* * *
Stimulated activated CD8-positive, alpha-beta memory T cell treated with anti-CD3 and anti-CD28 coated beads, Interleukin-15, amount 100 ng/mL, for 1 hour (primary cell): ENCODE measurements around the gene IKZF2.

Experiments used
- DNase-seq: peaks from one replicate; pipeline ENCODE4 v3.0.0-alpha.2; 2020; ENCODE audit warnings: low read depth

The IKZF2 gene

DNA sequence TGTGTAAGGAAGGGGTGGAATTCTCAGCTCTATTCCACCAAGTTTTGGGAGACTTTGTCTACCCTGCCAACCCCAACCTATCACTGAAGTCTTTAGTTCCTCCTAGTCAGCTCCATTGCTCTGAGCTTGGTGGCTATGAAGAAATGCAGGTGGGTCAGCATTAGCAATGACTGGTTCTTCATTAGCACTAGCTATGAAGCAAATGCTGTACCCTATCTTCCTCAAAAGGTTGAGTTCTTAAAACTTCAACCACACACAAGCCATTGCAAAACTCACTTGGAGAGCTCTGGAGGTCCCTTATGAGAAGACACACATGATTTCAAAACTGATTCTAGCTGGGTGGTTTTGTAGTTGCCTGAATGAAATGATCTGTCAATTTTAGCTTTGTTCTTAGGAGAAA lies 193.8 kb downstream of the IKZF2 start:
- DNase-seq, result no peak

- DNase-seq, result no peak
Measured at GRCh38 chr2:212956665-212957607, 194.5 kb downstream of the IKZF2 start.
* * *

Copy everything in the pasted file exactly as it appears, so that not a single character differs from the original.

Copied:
Stimulated activated CD8-positive, alpha-beta memory T cell treated with anti-CD3 and anti-CD28 coated beads, Interleukin-15, amount 100 ng/mL, for 1 hour (primary cell): ENCODE measurements around the gene IKZF2.

Experiments used
- DNase-seq: peaks from one replicate; pipeline ENCODE4 v3.0.0-alpha.2; 2020; ENCODE audit warnings: low read depth

The IKZF2 gene

DNA sequence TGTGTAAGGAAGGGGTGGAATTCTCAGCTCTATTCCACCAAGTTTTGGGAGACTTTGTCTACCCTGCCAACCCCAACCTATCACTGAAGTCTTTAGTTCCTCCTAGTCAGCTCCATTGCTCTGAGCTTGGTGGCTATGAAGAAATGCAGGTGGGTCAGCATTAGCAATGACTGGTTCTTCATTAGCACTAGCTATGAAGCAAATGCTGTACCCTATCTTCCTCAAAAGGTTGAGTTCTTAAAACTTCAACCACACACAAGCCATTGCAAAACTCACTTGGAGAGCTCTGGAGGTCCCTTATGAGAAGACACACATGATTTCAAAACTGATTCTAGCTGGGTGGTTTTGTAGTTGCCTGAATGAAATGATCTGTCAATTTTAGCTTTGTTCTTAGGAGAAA lies 193.8 kb downstream of the IKZF2 start:
- DNase-seq, result no peak

- DNase-seq, result no peak
Measured at GRCh38 chr2:212956665-212957607, 194.5 kb downstream of the IKZF2 start.